EconSource: World Bank Expects to Pay $1 Billion Loan to Egypt

The World Bank expects to make a $1 billion development policy loan available to Egypt in December, the Bank’s Vice President for the Middle East and North Africa Hafez Ghanem said. Egypt has said it needs the money to help ease a foreign currency shortage caused by a slide in tourism revenues and foreign investment. “Our team was in Cairo over the weekend and I think they completed the negotiations,” Ghanem said, noting that the World Bank and Egyptian government still need to approve the final documents for the $1 billion installment. “There is an agreement in principle that this is a $3 billion, three-year program, but [the current] commitment is only for the first year,” Ghanem added. Meanwhile, Egyptian Prime Minister Sherif Ismail said Tuesday that the government is working with the Central Bank of Egypt (CBE) to ease downward pressure on the pound by boosting exports and regulating imports. On Wednesday, Egypt reshuffled the CBE board of directors ahead of Tarek Amer taking over as CBE governor on November 27. [Reuters, 11/18/2015]

Iraq to issue $2 billion Eurobonds in 2016 with World Bank guarantees
Iraq plans to issue $2 billion worth of international bonds in 2016 with World Bank guarantees for up to $1 billion, Central Bank Governor Ali al-Alak said Wednesday. The move comes after high yields forced the government to halt a bond issuance earlier this year. Alak predicted the new bond’s yield would be less than the 11.5 percent demanded by investors during a roadshow in Europe and the United States in September, but he did not speculate further. Alak said Baghdad had factored the bond into next year’s budget in order to finance a fiscal deficit estimated at $21 billion out of a roughly $95 billion budget. “[The bonds] will be $2 billion but [the World Bank] will guarantee let’s say 40 or 50 percent of that,” he said. “That will open the market more – make it wider – to attract more investors.” [Reuters, 11/18/2015]

IMF could conclude talks on a new program with Jordan by February
The International Monetary Fund (IMF) and Jordan could conclude negotiations over a new program by February to help advance reforms to boost private sector economic growth following the completion of a standby arrangement, the IMF Mission Chief Kristina Kostial said Tuesday. Jordan began talks this month on an Extended Fund Facility (EFF) to replace a three-year $2 billion standby arrangement that ended last August. The standby arrangement contributed to fiscal stability, but made limited progress in structural reforms, Kostial said. “We will be talking about specific reform elements,” said Kostial, adding that the IMF mission would return in January and by February to conclude the discussions. The new program could be sent to the IMF Executive Board for approval next April, she added. Kostial said the amount of assistance to be provided through the EFF will be less than the standby agreement due to Jordan’s improved fiscal position. Kostial said the new IMF deal would also address growing debt, good governance, and women’s participation in the labor market. [Reuters, 11/17/2015]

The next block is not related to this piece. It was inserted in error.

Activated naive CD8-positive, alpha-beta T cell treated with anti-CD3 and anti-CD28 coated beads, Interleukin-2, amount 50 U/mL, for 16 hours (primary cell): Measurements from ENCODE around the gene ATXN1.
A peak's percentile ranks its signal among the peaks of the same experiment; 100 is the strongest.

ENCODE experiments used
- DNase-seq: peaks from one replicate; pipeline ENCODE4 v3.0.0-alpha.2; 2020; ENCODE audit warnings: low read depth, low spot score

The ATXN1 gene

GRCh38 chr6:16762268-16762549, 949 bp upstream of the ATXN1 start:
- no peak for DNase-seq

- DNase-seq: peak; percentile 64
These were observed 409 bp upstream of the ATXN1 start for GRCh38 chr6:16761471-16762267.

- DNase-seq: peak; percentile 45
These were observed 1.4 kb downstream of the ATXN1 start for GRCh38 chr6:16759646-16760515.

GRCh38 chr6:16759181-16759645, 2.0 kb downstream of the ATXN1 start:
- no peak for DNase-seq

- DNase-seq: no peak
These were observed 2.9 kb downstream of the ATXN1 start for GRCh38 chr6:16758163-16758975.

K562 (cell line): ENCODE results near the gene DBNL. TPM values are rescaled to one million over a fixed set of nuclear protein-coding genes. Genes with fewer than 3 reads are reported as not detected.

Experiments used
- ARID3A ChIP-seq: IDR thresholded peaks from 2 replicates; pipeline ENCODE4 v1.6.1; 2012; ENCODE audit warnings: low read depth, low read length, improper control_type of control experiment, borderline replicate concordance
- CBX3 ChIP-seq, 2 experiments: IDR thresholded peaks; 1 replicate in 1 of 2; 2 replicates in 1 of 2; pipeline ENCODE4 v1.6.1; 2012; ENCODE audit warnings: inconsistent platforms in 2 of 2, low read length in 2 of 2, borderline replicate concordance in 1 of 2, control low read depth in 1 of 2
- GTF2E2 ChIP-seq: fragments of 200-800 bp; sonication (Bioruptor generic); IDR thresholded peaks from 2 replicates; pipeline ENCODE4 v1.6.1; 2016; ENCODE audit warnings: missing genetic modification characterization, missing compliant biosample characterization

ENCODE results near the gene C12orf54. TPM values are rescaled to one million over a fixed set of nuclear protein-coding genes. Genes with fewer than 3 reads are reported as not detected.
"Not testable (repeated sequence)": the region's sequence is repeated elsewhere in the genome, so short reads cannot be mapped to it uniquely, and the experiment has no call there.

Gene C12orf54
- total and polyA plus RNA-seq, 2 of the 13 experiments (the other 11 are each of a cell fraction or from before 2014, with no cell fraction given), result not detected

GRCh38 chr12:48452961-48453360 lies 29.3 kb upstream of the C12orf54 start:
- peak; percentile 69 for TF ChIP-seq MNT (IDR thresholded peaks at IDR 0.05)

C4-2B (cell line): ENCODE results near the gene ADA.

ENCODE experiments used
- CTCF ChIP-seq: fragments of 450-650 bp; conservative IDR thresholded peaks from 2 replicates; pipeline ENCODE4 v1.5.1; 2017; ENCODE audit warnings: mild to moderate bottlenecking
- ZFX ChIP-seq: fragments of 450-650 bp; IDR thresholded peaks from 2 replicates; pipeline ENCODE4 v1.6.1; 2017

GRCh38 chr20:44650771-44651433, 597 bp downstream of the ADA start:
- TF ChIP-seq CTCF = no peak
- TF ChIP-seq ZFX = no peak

Saudi could buckle under oil shock, FX peg, investors warn
Saudi Arabia faces a crisis in the next three to five years if oil prices remain low and the country maintains large budget deficits and a rigid, pegged currency, participants in the Reuters Global Investment Outlook Summit said. “If Saudi Arabia buckles, we have a huge problem, on a scale that is not comparable to what we are contemplating at this point,” Founder of hedge fund SLJ Partners Stephen Jen said. The Saudi riyal is pegged to the rising dollar around SAR 3.75, which denies the economy a lift from a cheaper currency. “Saudi can be a problem in three to five years if they run a deficit of 20 percent plus,” Head of Emerging Markets at Pioneer Investments Mauro Ratto said. [Reuters, 11/17/2015]

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